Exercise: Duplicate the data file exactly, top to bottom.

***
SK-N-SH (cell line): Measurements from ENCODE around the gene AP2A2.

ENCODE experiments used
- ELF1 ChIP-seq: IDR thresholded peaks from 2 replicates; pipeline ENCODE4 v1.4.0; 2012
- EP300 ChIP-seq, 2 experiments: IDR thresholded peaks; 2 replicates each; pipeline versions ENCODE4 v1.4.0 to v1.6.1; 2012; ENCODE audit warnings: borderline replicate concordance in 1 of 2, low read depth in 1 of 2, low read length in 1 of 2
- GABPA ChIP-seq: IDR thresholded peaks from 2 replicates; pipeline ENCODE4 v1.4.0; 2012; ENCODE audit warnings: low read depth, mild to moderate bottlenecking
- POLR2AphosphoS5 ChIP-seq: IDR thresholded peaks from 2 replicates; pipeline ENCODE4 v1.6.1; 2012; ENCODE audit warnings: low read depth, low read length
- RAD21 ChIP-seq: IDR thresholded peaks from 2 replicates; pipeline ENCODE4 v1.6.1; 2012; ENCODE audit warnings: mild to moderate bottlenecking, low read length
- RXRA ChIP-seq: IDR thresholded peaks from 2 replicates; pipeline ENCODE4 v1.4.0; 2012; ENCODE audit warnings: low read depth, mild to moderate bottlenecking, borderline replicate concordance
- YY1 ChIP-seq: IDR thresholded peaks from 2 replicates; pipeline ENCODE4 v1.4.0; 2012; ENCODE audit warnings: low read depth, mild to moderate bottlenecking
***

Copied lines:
SK-N-SH (cell line): Measurements from ENCODE around the gene AP2A2.

ENCODE experiments used
- ELF1 ChIP-seq: IDR thresholded peaks from 2 replicates; pipeline ENCODE4 v1.4.0; 2012
- EP300 ChIP-seq, 2 experiments: IDR thresholded peaks; 2 replicates each; pipeline versions ENCODE4 v1.4.0 to v1.6.1; 2012; ENCODE audit warnings: borderline replicate concordance in 1 of 2, low read depth in 1 of 2, low read length in 1 of 2
- GABPA ChIP-seq: IDR thresholded peaks from 2 replicates; pipeline ENCODE4 v1.4.0; 2012; ENCODE audit warnings: low read depth, mild to moderate bottlenecking
- POLR2AphosphoS5 ChIP-seq: IDR thresholded peaks from 2 replicates; pipeline ENCODE4 v1.6.1; 2012; ENCODE audit warnings: low read depth, low read length
- RAD21 ChIP-seq: IDR thresholded peaks from 2 replicates; pipeline ENCODE4 v1.6.1; 2012; ENCODE audit warnings: mild to moderate bottlenecking, low read length
- RXRA ChIP-seq: IDR thresholded peaks from 2 replicates; pipeline ENCODE4 v1.4.0; 2012; ENCODE audit warnings: low read depth, mild to moderate bottlenecking, borderline replicate concordance
- YY1 ChIP-seq: IDR thresholded peaks from 2 replicates; pipeline ENCODE4 v1.4.0; 2012; ENCODE audit warnings: low read depth, mild to moderate bottlenecking